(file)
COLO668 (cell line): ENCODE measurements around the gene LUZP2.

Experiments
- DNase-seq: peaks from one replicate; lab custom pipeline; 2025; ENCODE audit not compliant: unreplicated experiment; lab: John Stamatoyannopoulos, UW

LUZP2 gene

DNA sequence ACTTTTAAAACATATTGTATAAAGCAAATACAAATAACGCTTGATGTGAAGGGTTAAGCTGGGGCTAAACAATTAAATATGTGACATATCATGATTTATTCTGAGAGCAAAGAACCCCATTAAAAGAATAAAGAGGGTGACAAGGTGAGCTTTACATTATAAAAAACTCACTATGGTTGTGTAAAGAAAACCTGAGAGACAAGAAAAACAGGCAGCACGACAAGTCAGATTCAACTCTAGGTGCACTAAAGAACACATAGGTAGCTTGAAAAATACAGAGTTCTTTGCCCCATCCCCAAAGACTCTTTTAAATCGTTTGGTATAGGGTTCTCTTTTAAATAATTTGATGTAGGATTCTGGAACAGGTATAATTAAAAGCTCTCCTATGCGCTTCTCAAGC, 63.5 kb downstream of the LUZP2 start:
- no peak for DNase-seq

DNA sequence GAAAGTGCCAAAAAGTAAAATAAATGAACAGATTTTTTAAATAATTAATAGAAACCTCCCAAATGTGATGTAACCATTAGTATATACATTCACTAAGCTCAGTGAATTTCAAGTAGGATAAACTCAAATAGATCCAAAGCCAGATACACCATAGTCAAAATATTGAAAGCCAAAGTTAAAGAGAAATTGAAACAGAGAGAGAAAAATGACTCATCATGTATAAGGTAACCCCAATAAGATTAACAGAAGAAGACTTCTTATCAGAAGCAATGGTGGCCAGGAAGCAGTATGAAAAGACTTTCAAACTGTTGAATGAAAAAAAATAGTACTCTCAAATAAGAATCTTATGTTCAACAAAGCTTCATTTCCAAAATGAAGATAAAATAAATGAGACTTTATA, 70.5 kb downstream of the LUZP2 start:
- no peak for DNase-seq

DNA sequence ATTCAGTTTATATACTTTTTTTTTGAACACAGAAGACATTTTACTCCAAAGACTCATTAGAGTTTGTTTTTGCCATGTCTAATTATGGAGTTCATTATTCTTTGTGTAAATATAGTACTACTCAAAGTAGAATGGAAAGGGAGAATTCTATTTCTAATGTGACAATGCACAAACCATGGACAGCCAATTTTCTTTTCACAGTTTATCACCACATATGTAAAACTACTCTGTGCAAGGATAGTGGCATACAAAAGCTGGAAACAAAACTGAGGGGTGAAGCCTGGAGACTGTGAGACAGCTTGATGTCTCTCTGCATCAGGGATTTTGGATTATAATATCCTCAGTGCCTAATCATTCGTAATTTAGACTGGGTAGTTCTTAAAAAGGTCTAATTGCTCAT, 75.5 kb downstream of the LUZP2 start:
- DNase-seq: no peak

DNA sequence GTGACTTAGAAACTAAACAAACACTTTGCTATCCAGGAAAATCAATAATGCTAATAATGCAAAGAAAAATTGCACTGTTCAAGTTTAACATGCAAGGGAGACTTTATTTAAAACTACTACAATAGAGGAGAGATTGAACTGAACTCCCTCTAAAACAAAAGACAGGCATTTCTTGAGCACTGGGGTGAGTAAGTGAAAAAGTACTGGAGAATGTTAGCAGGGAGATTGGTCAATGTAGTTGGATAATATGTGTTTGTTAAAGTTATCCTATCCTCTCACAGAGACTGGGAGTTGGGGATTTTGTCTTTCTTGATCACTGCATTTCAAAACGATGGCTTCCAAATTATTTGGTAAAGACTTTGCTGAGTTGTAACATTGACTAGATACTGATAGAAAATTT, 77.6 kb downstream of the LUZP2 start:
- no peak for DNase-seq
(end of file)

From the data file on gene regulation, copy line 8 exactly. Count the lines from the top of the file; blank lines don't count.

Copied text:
- no peak for DNase-seq